This scenario carries the risk that these two groups rarely meet each other in their daily life and society is disrupted. Visible signs of this can be found in the rise of populist parties in Western Europe and mounting intolerance between the groups.
My question to you, as religious programme makers, is: What kind of bridging capital can you crate and deliver to build bridges between the higher and lower educated, between groups in our western society that benefit from developments and live a meaningful life and those that fall behind feeling meaningless? What can your religious perspective bring to this issue?
Building bridges of understanding between different religious groups in a pluralist society is wonderful. But building bridges between different groups that are really dividing society in the 21st century, is more important.
According to the early Latin church father Lactantius, the word “religio” derives from the Latin re-ligare, which means: to bind that which has been separated. Apart from the question whether this is the correct etymology of religion (probably not), Lactantius did manage to capture the mission of religious programming: to join that which is disjoined. Your mission must be to unite the divisive forces in our society.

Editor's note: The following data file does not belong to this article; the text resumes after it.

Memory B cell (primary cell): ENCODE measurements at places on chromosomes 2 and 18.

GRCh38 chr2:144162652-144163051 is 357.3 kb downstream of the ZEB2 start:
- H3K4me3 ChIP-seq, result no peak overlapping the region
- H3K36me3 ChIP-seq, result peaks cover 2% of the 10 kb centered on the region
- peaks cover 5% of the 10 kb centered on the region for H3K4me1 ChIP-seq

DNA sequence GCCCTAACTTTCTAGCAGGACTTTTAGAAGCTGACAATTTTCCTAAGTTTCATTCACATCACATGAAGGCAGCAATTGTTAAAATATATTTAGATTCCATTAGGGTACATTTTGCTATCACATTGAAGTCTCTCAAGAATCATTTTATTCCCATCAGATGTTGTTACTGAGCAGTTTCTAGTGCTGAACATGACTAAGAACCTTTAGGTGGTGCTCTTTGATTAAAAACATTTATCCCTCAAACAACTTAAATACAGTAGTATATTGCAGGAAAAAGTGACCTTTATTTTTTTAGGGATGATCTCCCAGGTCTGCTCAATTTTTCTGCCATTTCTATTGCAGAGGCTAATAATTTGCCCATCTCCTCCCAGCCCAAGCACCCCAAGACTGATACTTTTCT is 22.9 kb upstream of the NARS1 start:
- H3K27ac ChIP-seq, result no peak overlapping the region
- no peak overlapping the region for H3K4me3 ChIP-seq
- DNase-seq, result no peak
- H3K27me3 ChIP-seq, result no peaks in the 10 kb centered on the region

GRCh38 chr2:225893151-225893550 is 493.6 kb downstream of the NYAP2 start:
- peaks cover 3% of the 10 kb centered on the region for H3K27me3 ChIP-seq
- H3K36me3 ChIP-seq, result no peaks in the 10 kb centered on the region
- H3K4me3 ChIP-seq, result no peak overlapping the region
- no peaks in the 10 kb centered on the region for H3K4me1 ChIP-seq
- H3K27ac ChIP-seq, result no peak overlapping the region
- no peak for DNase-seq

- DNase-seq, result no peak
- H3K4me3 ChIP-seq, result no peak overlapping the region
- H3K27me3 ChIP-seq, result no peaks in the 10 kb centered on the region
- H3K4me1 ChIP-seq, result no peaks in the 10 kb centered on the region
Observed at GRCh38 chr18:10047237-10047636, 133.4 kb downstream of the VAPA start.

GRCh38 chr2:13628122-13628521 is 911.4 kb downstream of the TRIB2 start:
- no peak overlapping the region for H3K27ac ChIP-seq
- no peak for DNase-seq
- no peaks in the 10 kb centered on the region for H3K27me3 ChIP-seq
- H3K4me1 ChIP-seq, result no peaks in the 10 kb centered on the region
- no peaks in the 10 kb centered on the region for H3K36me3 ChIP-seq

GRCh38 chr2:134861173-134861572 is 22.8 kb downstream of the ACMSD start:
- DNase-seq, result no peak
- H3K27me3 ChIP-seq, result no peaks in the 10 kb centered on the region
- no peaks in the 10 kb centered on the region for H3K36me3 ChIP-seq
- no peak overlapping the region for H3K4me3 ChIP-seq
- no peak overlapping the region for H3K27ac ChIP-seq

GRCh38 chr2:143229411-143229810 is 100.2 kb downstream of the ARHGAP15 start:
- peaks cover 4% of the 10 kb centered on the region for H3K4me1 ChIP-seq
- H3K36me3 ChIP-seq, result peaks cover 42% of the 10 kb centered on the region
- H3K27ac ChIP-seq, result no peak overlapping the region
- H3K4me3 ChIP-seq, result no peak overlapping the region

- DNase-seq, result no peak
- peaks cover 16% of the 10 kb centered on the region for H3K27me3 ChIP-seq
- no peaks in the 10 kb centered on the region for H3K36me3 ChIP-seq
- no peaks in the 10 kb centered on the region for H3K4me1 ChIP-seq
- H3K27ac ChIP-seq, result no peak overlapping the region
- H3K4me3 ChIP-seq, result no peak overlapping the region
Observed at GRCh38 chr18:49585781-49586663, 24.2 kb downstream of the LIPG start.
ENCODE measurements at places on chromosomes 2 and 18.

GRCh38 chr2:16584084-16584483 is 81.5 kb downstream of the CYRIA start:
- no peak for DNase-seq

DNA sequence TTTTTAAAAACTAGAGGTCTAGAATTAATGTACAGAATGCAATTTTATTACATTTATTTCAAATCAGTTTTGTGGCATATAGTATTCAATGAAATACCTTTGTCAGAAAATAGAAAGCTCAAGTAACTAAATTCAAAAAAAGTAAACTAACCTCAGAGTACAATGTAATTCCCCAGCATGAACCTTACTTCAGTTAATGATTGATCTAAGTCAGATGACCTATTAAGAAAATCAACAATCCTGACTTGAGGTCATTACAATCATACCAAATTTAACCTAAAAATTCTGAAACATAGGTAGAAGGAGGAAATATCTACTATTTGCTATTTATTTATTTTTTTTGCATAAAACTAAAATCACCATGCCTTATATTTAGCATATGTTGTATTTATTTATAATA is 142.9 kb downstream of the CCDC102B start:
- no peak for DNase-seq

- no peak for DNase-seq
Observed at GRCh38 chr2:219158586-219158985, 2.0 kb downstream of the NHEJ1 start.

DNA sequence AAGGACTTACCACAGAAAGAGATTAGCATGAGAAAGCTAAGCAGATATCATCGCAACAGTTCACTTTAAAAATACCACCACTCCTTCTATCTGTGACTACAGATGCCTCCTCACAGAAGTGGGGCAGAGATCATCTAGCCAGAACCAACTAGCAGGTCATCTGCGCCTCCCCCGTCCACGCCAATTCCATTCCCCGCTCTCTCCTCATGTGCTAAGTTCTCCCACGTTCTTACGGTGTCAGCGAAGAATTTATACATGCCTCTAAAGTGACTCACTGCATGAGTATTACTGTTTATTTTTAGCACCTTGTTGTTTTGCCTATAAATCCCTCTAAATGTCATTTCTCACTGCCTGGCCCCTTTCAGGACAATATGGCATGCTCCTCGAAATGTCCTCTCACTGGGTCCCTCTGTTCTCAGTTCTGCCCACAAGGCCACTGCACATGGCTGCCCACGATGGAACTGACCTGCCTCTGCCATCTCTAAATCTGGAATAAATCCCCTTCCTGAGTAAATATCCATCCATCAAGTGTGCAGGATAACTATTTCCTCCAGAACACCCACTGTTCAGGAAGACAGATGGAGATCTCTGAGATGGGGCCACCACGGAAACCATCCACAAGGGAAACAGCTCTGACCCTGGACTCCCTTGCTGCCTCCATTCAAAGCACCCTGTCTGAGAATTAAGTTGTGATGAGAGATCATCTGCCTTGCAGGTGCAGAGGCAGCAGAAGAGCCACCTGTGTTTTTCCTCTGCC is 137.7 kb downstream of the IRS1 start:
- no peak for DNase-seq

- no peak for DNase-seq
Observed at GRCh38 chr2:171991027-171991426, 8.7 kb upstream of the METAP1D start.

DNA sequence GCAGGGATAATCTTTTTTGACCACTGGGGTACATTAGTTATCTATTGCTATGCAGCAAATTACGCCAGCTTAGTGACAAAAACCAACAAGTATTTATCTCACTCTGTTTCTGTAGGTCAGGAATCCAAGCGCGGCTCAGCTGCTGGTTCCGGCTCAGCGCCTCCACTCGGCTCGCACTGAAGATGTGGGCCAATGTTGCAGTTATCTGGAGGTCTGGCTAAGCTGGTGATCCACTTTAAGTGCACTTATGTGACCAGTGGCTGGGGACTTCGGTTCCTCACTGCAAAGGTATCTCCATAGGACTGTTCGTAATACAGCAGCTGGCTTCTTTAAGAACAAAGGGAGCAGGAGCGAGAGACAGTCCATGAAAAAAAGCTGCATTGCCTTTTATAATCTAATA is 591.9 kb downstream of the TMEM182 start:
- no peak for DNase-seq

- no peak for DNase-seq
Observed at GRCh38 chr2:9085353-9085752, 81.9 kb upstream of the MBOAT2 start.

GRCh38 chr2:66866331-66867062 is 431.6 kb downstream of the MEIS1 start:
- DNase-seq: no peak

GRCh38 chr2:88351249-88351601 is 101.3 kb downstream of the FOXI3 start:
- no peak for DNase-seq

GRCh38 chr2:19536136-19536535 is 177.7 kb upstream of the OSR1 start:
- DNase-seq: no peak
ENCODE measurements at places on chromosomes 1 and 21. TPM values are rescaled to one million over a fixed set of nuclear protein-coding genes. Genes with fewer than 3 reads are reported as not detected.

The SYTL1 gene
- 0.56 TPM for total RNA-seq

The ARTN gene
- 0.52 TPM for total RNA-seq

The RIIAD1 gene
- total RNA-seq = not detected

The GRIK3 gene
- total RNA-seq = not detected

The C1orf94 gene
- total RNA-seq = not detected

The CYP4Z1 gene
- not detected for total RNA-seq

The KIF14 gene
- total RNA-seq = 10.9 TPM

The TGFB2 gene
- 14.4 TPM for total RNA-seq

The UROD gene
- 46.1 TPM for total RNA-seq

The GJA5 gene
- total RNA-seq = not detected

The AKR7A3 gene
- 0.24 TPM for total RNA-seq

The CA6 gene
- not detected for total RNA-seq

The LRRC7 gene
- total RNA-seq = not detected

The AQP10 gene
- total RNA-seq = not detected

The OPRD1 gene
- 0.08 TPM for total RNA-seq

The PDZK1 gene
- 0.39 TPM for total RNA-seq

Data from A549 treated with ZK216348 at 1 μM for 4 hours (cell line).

Finally, if religious programmes help to build bridges between groups in society, those programmes naturally belong on public broadcasting channels.
As I said, the mission of every public broadcaster is to be a platform with programmes that people relate to (bonding) and through which they get to know others (bridging). This is why the Dutch public broadcaster is proud of and preserves its religious programmes. Now and in the future.
The European Television Festival of Religious Programmes ook place in Hilversum, The Netherlands, 11-14 June 2014 on the theme “Behind the front door or in plain sight: religion in a pluralist society.”
Henk Hagoort is Chair of the Board of NPO, the umbrella organisation of Dutch Public Broadcasting.